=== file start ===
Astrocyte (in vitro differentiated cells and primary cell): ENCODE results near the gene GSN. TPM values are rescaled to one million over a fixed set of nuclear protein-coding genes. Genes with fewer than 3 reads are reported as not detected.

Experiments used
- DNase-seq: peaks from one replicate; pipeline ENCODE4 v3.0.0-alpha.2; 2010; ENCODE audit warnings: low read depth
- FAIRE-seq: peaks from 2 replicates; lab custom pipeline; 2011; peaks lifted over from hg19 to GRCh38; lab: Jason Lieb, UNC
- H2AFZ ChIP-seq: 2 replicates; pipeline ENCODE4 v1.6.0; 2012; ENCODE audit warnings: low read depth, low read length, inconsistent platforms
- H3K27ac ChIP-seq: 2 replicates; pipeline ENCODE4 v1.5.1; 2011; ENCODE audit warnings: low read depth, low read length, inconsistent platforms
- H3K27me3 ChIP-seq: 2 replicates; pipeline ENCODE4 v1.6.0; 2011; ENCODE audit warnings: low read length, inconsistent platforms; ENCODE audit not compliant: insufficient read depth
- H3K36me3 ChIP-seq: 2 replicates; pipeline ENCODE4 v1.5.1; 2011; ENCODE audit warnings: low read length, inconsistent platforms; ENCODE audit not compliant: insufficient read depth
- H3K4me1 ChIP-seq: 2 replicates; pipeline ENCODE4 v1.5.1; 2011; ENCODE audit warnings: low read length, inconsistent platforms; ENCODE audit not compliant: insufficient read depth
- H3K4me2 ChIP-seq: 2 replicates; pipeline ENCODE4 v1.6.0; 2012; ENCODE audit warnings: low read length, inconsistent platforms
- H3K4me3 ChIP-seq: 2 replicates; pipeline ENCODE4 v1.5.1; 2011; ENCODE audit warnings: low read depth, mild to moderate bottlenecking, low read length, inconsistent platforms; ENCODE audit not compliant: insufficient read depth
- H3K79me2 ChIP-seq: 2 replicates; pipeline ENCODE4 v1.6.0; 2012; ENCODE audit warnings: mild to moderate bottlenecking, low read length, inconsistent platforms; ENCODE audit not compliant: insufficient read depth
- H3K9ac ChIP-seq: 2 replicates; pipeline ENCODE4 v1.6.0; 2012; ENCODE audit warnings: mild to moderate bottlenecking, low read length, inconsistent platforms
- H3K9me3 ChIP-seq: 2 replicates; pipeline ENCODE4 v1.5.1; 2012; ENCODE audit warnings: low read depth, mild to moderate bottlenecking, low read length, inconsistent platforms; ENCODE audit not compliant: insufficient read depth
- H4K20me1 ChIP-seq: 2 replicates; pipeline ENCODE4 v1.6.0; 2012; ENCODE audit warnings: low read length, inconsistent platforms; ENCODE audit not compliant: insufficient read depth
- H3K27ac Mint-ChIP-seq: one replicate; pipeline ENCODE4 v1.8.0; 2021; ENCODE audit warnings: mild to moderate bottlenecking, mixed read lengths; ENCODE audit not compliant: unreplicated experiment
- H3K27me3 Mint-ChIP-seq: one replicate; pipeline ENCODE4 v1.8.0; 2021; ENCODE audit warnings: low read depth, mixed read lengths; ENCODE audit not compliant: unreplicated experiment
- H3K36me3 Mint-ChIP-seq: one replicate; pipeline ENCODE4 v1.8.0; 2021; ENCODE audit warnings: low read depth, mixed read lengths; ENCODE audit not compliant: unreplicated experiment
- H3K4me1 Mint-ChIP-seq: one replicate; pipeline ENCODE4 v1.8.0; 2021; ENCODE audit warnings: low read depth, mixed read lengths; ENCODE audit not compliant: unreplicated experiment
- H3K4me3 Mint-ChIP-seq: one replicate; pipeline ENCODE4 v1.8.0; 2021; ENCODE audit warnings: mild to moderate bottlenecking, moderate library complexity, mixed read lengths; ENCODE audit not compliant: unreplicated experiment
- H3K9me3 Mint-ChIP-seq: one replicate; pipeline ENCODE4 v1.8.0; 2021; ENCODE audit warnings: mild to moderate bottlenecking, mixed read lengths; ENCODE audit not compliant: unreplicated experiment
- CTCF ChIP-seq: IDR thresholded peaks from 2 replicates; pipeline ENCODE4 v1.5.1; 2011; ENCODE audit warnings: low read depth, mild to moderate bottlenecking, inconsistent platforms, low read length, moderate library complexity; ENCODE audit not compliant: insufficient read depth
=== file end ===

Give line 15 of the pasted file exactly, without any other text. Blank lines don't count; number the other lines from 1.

- H4K20me1 ChIP-seq: 2 replicates; pipeline ENCODE4 v1.6.0; 2012; ENCODE audit warnings: low read length, inconsistent platforms; ENCODE audit not compliant: insufficient read depth